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By Chris Bickerton

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Perry Anderson’s The New Old World is a welcome addition to the many books published in recent years on the European Union (EU). Standing outside of the academic debates, whilst issuing withering critiques of leading academic figures, Anderson’s book is perhaps the most erudite and readable book on the EU to have been published in recent years. More engaged with the theoretical debates than Geert Mak’s magisterial In Europe: Travels through the twentieth century, Anderson retains some of Mak’s fondness for esoteric details and telling anecdotes.

Anderson endorses the commonly held view of the EU as a confusing, obtuse entity, difficult to define and falling outside of most categories of political science. His account aims at providing some explanation of why the EU appears to us in this way. The bottom line for Anderson is the neoliberal turn in the European economy, which has given rise to the minimalistic regime of continental market regulations that makes up the EU. In this respect, the contemporary EU is quite different from its earlier incarnation in the 1950s as a conduit and prop for the development of national welfare states.

Politically, the meaning of the EU is far less clear. Anderson observes that the EU lacks any clear political purpose or identity, because it is a product of consensus rather than antagonism. Political institutions derive their identities from the social contradictions upon which they are based: the nation state in its gaudy nationalist late-19th-century incarnation was a result of the need to overcome the class divisions of capitalist society. The EU, built on the steady dismemberment of the labour movement, rests on no such contradiction. The EU in this respect is not an overcoming of the nation-state, but the slow disintegration of some of its key forms, most notably that of the nation itself. Anderson’s analysis is pertinent to the UK of today: those who believe that out of a newfound preference for compromise, British politics is entering into an era of ‘new politics’, should think again. Compromise alone is generative of little other than an agreement on the lowest common denominator. Novelty and political creativity are the cousins of political division and antagonism.

Anderson’s account of the EU is at its strongest when he shows how it excludes the possibility of any of kind of politics at all. He remarks that though the EU appears in many respects to function as a forum for managing the relations between independent sovereign states, even here we are witnessing something different from traditional diplomacy. After all, diplomacy—with its backroom bargains and Kissingerian grand strategies—was no stranger to conflict. The EU, in contrast, operates in a manner in which even diplomacy itself has been painted with a consensual brush. As a French foreign minister remarked in a speech to Polish ambassadors in 2008, European integration is about ‘the necessary compromise’: a revealing phrase that accurately describes the manner in which the EU’s consensus-based politics operates against a political horizon of necessary agreement. Something the Irish people were introduced to when their renegade decision on the Lisbon Treaty was calmly re-presented to them with the message that on this issue, there was no alternative to consensus.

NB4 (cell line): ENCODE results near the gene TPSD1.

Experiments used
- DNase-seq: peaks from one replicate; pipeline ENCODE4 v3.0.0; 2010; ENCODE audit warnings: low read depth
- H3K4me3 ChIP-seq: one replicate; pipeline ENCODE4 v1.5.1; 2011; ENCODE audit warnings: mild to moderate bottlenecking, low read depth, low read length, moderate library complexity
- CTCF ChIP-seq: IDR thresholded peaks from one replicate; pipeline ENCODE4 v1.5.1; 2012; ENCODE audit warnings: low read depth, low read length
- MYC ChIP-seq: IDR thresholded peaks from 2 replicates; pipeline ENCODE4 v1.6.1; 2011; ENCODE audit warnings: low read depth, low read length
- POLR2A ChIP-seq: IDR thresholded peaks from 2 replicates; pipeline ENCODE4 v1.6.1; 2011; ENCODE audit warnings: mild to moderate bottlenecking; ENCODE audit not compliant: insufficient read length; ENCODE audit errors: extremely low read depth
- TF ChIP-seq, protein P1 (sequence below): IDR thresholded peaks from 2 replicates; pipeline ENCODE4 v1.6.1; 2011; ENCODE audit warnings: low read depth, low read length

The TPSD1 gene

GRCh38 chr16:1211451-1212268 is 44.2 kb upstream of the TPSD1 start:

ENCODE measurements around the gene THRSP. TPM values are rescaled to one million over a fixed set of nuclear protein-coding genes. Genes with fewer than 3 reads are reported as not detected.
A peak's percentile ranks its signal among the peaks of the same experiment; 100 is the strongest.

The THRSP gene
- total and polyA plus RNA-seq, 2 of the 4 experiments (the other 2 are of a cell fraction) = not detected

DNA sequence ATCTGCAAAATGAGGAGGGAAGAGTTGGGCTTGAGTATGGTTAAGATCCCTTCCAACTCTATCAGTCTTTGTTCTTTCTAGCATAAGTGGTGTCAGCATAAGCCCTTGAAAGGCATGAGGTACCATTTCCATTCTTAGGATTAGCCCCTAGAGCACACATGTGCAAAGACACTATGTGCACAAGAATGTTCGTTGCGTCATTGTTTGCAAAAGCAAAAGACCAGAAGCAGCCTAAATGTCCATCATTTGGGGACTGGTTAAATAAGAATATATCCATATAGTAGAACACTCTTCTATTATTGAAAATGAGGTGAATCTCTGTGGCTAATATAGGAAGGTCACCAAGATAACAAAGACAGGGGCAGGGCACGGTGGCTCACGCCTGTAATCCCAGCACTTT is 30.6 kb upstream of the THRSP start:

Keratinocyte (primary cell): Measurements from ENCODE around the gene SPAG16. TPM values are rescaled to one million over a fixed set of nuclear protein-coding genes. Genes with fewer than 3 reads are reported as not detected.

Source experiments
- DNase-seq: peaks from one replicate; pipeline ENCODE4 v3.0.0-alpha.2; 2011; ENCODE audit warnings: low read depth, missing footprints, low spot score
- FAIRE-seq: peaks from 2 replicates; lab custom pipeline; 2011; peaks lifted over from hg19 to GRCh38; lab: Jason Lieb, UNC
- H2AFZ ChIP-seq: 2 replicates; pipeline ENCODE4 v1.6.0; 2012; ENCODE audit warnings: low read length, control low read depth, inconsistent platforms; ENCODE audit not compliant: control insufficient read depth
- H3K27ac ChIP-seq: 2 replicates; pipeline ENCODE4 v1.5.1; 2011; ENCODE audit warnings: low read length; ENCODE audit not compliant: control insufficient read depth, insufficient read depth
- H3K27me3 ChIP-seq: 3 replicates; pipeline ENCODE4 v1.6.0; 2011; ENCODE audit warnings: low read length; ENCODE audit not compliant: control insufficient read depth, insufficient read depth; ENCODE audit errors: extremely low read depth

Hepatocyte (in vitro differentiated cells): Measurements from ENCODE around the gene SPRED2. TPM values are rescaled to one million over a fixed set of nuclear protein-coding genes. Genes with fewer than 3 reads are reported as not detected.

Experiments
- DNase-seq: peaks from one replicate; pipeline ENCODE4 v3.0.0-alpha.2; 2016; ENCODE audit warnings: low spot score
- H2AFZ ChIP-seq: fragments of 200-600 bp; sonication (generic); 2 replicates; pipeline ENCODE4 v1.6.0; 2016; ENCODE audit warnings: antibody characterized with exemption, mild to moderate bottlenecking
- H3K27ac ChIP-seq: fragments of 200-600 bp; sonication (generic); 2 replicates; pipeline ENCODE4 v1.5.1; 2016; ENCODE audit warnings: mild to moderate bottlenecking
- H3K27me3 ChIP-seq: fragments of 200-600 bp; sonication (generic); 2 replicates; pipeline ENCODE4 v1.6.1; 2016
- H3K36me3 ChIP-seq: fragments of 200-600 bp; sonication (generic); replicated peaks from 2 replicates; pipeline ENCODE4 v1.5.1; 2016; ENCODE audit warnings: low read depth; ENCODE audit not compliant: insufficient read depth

Where Anderson’s book disappoints is in its disjointed presentation of its material: chapters are self-contained analyses without a sense that the whole is more than a sum of its parts. The reviews of the literature are valuable as insightful criticisms of individual writings on the EU—his critique of the work of Andrew Moravcsik, Giandomenico Majone, and Neil Fligstein are superb and full of wit—but taken altogether, leave the reader without a clear sense of what Anderson’s own theory or account of European integration might be. Beyond his moderated Marxism, where class conflict lurks in the shadows but fails to ignite his analysis in any determinate way, Anderson’s own views have to be gleaned from his multiple critiques of other writers. His chapters on Germany, France, Italy, Turkey, and Cyprus are essential for anyone interested in the development of national politics in Europe; his chapters on theories of European integration a much-needed corrective to the attempts at revising democratic theory to make it compatible with the EU’s anti-democratic practices; and his account of the origins of the EU a useful integration of the competing historical interpretations. But as a whole, we are left wondering whether a theory of the European Union is at all possible.


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